Dealing with Disappointment

I have had a couple of health goals that I am supposed to have completed by this month. The first is to lose 20 pounds. The second is to drop my cholesterol number down to a healthy range. On Saturday, I will have my blood work to determine whether I have achieved that goal. I decided to weigh myself to see how I’ve been doing in the department.

I used the scale in my classroom, which is not the one I normally use, but I thought I’d at least see what it said. The scale stopped at 210 lbs, which means I had lost 30 pounds! I was shocked and in utter disbelief because there was no way I’d lost that much, despite the fact that I was going to the gym between 5 and 6 times per week. I had gained some muscle, so I knew that couldn’t be right. I stepped on the scale back at my house a few hours later, and it stopped at 230 lbs, which means I had really only lost 10 and I had not reached my goal.

During that time, I did everything to convince myself that the first number just wasn’t correct, even though secretly I was really hoping that it was. Reality hit me when I saw the second number and all of my doubts and insecurities filled my mind about my weight and my progress towards a healthier body. It was so much easier to convince myself that I had done poorly than to believe I had done well. That type of thinking is how I’ve always dealt with potential disappointment.

I believe survivors are accustomed to disappointment. Most of us probably deal with it in much the same way. We focus on the negative aspects of our lives and adapt a fatalistic point of view, while deep down we want to believe the positive parts of any change or achievement we make. Also, those around us will relentlessly point out the myriad of positive possibilities that could be happening to us. Yet, we will find excuses why those possibilities are false, downplay the support they offer, or outright deny it either outwardly or in our minds.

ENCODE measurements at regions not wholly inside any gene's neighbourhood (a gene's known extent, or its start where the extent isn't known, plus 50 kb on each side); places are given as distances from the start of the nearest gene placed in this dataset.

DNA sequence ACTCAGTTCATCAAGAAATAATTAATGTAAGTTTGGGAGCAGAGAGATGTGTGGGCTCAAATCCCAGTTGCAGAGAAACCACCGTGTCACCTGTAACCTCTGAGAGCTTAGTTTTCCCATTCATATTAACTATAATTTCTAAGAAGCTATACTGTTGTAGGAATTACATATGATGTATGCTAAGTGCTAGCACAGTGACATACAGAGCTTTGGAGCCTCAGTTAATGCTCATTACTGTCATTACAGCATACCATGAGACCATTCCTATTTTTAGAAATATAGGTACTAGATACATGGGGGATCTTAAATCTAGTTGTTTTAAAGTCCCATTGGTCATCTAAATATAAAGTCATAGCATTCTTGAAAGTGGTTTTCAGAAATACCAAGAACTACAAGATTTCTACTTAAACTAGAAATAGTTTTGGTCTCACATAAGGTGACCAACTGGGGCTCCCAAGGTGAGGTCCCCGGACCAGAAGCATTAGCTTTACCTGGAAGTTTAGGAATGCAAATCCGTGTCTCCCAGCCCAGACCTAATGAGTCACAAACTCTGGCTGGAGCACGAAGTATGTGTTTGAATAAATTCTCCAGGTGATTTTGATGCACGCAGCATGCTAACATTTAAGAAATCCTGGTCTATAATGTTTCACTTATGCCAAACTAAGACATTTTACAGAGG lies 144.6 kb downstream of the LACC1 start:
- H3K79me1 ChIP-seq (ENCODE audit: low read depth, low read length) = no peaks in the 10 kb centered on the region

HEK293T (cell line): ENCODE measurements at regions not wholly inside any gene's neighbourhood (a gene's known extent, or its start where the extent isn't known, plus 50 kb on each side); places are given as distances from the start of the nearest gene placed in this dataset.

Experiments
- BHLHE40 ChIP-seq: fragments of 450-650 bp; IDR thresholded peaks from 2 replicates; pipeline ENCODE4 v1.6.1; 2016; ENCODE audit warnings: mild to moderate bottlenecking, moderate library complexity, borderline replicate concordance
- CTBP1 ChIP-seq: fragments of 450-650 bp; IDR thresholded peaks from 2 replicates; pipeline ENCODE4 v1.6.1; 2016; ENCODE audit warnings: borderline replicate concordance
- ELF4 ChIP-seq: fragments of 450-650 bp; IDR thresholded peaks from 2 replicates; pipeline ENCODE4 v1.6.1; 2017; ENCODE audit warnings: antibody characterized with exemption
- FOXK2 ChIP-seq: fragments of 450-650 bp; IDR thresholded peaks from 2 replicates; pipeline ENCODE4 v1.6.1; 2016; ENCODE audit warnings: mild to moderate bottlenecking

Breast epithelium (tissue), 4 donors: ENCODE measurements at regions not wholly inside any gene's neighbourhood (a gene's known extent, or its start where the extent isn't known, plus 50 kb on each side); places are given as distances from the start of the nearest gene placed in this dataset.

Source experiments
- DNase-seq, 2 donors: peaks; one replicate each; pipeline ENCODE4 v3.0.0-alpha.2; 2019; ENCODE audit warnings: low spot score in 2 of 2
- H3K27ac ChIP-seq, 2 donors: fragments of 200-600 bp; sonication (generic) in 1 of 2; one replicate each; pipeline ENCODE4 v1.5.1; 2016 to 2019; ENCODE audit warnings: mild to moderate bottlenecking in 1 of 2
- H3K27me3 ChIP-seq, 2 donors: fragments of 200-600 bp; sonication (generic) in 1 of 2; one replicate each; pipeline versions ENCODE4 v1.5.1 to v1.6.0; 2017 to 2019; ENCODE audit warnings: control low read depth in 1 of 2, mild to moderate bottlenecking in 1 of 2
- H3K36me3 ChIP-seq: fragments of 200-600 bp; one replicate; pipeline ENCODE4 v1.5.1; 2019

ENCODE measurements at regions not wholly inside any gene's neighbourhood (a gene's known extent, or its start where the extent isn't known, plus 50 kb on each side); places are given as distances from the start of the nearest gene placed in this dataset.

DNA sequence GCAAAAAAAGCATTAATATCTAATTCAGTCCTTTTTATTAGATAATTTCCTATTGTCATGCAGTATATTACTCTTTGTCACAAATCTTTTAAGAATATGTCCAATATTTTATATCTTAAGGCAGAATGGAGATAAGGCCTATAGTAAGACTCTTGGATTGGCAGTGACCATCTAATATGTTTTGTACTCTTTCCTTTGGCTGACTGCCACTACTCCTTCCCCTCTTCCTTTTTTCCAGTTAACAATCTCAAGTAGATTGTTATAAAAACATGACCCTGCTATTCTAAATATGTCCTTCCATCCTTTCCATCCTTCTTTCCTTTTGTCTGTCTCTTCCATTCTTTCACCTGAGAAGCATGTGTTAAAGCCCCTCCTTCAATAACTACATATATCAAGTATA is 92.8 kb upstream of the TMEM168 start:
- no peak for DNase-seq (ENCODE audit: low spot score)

For those of you who are supporters of a survivor in your life, never stop pointing out the positives to us. We may do our best to deflect them, but pointing out truths is only going to help us realize that we can face disappointment head on. For survivors, we need to change the way we look at our lives. We should realize that it’s ok to not succeed at something. It’s fine to make small progress. It’s good to be disappointed because then we can figure out how to handle disappointment in a healthy way. Sometimes, sitting in difficult emotions is one of the best ways to figure out healthy strategies to overcome our issues.

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